Had tech saved time since the Industrial Revolution, today we would have been sitting idle
There exists a stark difference between the rates of the biological and socio-cultural evolution of humans. Scientists believe that we are still evolving and adapting, but not any serious breakthrough has occurred for a long time. On the other hand, our socio-cultural evolution has gone faster over time. Nearly 10,000 years ago, we developed ourselves to perform agriculture and lead a sedentary lifestyle. And 7,000 years ago, we learnt to ‘write’ which historians believe is the most important feature of a ‘civilised’ society. Of course, not all the communities were on the same page.
The period before we learnt to write (proto-history) is generally associated with the Stone Age. It was a major breakthrough in our socio-cultural evolution to learn to use such tools, as not many species enjoy this prerogative. The first major civilisations appeared with the dawn of the Bronze Age, which again drew us to a whole new adventure of metallurgy. Iron Age helped us clear the dense forest for settlements across the valleys and fertile plains. We also established social institutions such as family, kinship, and marriage to regulate our members. Major political institutions such as state, empires, army, and democracy also bloomed with time. To regulate the economy, we created taxation and currency; and to augment them, we established the universities, urban centres, and transport vehicles.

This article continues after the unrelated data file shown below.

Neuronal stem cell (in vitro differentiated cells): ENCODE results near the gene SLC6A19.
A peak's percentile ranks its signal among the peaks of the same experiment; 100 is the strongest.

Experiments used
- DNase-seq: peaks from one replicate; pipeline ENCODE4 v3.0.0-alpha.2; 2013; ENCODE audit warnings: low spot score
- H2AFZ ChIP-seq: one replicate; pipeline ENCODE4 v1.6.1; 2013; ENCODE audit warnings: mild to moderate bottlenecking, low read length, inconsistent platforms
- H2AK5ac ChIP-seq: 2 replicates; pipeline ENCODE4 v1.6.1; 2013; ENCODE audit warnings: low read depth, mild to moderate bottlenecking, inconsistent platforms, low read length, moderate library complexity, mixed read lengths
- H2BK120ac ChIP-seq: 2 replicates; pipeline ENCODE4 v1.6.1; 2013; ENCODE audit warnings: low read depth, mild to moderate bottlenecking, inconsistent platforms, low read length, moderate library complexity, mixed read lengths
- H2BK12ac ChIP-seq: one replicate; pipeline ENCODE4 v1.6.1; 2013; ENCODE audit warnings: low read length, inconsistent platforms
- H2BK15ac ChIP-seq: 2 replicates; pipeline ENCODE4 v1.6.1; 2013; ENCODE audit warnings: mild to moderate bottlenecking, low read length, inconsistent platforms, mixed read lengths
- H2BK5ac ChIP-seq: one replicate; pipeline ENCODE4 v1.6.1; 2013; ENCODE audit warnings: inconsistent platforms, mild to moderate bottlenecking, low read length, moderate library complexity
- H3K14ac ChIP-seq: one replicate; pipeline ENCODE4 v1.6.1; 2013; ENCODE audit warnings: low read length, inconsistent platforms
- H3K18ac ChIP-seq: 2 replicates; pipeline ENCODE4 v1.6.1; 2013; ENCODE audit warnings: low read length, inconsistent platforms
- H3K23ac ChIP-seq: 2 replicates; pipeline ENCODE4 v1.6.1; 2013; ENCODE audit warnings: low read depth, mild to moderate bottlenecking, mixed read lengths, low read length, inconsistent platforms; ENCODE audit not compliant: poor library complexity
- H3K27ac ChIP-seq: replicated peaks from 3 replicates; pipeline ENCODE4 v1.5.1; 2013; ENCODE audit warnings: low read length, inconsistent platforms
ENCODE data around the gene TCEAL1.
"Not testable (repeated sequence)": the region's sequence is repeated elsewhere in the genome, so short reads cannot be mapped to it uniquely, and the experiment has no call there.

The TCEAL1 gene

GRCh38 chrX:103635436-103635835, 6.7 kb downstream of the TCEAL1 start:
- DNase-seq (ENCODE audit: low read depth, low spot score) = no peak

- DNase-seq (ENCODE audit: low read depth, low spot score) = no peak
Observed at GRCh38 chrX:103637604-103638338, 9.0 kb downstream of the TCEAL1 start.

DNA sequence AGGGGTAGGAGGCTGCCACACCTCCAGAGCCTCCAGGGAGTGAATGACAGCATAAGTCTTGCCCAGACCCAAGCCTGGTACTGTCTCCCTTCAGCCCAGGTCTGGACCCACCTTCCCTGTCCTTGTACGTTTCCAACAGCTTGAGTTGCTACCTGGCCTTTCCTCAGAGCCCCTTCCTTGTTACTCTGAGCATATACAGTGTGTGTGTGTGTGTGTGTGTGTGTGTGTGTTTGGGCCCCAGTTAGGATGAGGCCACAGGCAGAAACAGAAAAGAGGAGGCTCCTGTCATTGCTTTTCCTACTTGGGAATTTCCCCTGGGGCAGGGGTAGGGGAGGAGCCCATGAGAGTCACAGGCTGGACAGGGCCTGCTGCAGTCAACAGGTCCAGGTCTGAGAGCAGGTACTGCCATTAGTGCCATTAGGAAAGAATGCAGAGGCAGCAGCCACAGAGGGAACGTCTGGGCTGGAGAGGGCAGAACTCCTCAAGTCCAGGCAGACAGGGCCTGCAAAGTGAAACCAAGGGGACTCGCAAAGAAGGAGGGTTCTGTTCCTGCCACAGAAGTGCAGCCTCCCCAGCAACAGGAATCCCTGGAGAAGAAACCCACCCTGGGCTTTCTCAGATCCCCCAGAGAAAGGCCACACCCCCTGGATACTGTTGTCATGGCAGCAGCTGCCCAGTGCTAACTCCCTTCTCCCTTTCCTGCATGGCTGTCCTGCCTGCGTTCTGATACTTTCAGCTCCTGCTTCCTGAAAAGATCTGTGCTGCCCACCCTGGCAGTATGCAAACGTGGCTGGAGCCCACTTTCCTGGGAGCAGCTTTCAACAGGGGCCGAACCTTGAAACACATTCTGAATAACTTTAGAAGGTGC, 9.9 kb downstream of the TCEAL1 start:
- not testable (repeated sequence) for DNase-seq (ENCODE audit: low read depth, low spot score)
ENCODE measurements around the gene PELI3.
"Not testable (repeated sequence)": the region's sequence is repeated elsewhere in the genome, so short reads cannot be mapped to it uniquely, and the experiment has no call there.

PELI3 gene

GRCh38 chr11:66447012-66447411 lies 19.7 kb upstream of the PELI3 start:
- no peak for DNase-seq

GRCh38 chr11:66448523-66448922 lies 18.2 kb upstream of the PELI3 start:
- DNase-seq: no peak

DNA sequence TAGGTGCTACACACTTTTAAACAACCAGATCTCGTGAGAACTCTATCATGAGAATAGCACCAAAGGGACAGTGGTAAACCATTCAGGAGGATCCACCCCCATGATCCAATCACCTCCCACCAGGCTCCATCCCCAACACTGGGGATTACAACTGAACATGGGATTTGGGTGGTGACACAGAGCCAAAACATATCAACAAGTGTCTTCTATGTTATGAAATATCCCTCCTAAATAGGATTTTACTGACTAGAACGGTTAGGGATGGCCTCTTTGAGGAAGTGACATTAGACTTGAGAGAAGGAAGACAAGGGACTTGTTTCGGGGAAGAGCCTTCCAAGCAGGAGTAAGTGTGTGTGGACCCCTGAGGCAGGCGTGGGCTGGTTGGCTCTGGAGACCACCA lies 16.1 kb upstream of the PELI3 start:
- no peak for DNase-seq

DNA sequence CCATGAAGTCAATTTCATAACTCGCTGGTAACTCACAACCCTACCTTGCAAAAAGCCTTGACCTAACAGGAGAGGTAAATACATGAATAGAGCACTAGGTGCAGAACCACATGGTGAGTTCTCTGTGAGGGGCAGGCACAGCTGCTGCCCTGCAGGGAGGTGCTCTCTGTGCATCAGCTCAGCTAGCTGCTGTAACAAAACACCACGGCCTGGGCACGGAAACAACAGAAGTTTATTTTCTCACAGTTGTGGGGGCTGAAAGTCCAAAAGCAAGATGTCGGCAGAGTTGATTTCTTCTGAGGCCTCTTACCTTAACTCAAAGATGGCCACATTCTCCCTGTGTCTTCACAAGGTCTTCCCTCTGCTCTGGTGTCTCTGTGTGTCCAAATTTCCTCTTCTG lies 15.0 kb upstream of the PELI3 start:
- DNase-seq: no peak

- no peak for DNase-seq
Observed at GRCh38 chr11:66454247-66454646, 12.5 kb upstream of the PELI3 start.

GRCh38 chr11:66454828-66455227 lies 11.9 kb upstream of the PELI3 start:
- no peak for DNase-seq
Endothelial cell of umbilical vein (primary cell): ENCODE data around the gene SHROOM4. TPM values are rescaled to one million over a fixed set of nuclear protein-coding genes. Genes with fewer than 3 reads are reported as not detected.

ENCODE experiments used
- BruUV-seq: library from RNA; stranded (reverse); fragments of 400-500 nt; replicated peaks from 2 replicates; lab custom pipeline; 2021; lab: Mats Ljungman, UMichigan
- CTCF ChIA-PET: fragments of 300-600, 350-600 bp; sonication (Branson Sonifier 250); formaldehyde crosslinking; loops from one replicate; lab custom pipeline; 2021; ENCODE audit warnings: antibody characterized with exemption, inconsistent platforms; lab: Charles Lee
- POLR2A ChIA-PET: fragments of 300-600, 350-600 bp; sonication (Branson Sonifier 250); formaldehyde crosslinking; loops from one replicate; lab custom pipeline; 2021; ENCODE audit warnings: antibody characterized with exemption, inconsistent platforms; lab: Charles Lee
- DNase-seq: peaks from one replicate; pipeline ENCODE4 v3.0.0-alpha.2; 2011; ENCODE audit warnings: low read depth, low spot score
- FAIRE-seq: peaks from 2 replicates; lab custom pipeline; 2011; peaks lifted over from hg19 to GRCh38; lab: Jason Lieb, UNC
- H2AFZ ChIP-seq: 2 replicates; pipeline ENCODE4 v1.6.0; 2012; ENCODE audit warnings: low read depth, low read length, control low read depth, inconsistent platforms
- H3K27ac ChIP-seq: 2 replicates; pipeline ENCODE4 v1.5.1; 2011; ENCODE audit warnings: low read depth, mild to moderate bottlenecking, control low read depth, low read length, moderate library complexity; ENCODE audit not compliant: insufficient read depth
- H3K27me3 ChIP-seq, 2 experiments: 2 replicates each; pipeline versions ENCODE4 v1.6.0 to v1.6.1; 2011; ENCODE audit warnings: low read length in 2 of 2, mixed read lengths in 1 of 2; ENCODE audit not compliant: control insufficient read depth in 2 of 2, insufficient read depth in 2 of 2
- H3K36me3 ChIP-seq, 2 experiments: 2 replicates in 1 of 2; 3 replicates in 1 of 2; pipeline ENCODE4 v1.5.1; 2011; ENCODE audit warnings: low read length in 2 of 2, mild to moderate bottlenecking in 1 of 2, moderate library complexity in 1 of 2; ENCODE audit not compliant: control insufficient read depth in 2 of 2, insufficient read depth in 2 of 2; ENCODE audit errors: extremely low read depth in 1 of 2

During medieval times, humans explored new landscapes and inhabited new avenues. Not